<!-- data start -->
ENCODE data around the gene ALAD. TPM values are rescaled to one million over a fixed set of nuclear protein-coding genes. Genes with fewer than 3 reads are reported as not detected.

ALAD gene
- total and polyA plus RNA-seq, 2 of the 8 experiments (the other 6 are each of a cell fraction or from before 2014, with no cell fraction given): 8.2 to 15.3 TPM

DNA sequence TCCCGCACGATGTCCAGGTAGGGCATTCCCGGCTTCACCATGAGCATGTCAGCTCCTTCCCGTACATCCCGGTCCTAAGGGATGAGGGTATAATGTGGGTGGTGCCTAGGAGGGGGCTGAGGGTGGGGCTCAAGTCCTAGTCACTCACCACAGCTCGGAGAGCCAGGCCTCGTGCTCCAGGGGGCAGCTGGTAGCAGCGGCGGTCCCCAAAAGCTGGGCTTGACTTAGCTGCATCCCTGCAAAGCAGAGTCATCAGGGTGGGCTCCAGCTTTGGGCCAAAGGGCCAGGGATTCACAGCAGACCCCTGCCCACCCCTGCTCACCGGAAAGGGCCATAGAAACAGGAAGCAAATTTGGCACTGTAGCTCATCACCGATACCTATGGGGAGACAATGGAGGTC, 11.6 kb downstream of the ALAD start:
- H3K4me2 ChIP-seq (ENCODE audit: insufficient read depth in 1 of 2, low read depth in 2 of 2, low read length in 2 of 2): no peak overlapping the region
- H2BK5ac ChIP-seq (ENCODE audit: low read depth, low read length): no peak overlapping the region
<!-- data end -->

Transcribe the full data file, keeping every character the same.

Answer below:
ENCODE data around the gene ALAD. TPM values are rescaled to one million over a fixed set of nuclear protein-coding genes. Genes with fewer than 3 reads are reported as not detected.

ALAD gene
- total and polyA plus RNA-seq, 2 of the 8 experiments (the other 6 are each of a cell fraction or from before 2014, with no cell fraction given): 8.2 to 15.3 TPM

DNA sequence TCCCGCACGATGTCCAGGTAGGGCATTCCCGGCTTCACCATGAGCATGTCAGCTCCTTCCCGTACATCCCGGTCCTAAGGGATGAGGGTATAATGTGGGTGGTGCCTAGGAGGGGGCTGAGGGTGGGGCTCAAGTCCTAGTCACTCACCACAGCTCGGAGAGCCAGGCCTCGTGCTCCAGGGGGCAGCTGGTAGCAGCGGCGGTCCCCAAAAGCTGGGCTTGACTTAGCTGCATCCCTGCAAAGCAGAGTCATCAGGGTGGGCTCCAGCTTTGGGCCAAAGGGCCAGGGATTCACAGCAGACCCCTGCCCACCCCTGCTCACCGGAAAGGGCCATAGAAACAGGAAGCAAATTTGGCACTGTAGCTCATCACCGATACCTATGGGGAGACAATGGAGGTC, 11.6 kb downstream of the ALAD start:
- H3K4me2 ChIP-seq (ENCODE audit: insufficient read depth in 1 of 2, low read depth in 2 of 2, low read length in 2 of 2): no peak overlapping the region
- H2BK5ac ChIP-seq (ENCODE audit: low read depth, low read length): no peak overlapping the region